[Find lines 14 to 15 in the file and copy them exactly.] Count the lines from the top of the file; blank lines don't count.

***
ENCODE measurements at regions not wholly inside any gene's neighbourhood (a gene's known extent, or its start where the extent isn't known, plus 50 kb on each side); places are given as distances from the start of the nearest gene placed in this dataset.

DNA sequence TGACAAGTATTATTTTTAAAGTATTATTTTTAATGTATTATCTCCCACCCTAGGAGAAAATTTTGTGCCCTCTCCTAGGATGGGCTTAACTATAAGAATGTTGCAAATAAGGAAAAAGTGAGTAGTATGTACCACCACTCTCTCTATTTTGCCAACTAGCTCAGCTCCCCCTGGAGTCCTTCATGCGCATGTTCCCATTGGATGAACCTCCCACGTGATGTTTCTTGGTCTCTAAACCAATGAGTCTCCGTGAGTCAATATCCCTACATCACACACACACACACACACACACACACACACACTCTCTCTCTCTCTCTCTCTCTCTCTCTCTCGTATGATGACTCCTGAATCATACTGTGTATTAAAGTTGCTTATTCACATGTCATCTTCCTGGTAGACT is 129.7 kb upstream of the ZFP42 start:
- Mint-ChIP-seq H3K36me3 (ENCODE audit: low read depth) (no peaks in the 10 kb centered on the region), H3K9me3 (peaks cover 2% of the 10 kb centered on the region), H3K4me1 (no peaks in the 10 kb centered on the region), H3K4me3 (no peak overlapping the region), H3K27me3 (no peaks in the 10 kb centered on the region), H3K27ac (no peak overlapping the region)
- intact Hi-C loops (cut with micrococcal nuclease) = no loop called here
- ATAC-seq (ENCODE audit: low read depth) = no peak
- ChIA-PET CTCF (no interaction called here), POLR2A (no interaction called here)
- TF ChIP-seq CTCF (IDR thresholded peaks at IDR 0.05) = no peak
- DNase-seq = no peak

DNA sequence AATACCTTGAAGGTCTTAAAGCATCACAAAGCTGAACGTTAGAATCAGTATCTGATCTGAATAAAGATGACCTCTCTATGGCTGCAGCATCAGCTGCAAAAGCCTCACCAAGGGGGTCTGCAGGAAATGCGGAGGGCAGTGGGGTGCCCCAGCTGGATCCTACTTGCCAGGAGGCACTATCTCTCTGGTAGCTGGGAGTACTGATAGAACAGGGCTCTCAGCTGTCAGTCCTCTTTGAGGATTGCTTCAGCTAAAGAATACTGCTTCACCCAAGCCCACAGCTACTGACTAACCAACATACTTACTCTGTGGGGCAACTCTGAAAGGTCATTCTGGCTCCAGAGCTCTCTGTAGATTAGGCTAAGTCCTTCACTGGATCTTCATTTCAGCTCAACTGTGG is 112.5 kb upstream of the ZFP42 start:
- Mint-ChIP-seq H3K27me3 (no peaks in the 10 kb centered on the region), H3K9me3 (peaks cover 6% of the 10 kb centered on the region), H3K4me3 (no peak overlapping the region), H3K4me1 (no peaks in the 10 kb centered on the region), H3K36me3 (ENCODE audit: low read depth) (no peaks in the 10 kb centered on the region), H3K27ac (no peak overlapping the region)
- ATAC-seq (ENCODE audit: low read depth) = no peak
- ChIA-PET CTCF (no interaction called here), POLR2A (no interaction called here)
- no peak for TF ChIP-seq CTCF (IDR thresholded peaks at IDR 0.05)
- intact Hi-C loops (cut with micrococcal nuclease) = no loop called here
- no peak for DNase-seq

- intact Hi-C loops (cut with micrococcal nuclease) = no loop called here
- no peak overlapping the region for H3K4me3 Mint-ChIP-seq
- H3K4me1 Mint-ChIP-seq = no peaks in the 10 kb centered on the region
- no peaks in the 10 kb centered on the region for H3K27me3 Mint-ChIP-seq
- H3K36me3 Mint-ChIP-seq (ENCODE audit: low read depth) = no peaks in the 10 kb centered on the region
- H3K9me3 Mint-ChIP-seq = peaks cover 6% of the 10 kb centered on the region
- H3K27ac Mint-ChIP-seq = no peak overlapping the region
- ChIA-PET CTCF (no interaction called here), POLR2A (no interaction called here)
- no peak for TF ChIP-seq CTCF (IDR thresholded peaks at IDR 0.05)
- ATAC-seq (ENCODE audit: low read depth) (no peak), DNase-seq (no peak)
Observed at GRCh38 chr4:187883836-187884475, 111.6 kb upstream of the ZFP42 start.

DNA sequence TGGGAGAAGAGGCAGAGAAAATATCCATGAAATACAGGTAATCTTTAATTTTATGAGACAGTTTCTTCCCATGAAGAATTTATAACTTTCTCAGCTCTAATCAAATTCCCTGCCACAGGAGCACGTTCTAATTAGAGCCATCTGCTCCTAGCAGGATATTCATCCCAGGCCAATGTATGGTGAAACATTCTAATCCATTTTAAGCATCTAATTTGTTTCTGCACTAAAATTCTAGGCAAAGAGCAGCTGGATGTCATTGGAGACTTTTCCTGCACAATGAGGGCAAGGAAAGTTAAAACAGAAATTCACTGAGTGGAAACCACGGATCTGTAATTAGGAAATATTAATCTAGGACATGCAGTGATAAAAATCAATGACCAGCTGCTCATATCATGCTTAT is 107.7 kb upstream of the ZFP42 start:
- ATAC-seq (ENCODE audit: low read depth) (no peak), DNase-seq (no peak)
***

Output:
- intact Hi-C loops (cut with micrococcal nuclease) = no loop called here
- no peak for DNase-seq